The power of the GWAS approach has been recently used to identify new genomic regions associated with the differential response to anti-TNF agents.10, 11, 12, 13, 14 So far, only two loci have shown sufficient statistical significance to be considered true treatment response biomarkers.13, 15, 16 Single nucleotide polymorphism (SNP) rs6427528, located in the 3′UTR of the CD84 gene, was found to be associated with the response to anti-TNF therapy as well with CD84 gene expression regulation. Importantly, the association was found to be specific for etanercept-treated patients and was not observed in adalimumab- or infliximab-treated patients.13 More recently, the PDE3A-SLCO1C1 locus on chromosome 12p12 showed a genome-wide significant (P<5e-8) association with anti-TNF treatment response in RA.15 Although the statistical significance was highest when combining all anti-TNF therapies, the genetic association was only statistically significant in the infliximab and etanercept-treated subsets of patients. Together, these results suggest that the genetic variation associated with the response to anti-TNF agents in RA is heterogeneous and at least partially depends on the type of anti-TNF agent.

Here we report a GWAS and validation study for anti-TNF response with a total of 606 Caucasian European RA patients. There is previous strong evidence of treatment-specific genetic variation associated with the clinical response. To this end, we have also analyzed the association with each anti-TNF therapy.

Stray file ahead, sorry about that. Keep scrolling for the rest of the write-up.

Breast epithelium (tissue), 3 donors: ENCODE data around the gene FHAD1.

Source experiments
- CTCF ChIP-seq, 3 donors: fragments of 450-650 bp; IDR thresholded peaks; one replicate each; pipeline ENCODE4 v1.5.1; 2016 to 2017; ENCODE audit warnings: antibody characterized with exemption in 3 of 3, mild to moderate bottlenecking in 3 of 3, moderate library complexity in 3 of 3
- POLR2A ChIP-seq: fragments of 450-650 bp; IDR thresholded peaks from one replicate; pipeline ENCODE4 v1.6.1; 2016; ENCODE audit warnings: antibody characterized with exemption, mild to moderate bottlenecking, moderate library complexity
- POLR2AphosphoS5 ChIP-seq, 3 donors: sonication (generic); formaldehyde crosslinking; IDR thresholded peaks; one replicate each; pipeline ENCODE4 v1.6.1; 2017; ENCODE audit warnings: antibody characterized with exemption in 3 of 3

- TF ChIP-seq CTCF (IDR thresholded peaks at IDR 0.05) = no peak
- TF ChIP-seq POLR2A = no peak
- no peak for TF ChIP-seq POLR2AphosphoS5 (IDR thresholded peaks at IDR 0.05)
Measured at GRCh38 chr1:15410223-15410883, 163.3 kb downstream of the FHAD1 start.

Patients and methods

GWAS and replication study cohorts

A total of 372 RA patients treated with an anti-TNF agent (adalimumab, etanercept or infliximab) as their first biologic therapy were recruited in the discovery phase. The patients were selected by the Immune-Mediated Inflammatory Disease Consortium (IMIDC),15 which includes a network of rheumatology departments from 12 different Spanish University Hospitals. All patients were diagnosed as having RA according to the American College of Rheumatology classification criteria,17 had undergone >2 years of follow-up since diagnosis and were naïve to anti-TNF therapy (or any other) biologic therapy. All cases were Caucasian European and with all four grandparents born in Spain.

An independent cohort of 245 RA patients treated with an anti-TNF therapy and also selected by the IMIDC was used to validate the most significant genetic associations from the GWAS. The patient recruitment criteria were the same as for the discovery phase.

Informed consent was obtained from all participants, and protocols were reviewed and approved by local institutional review boards. The present study was conducted according to the Declaration of Helsinki principles.

GWAS and replication genotyping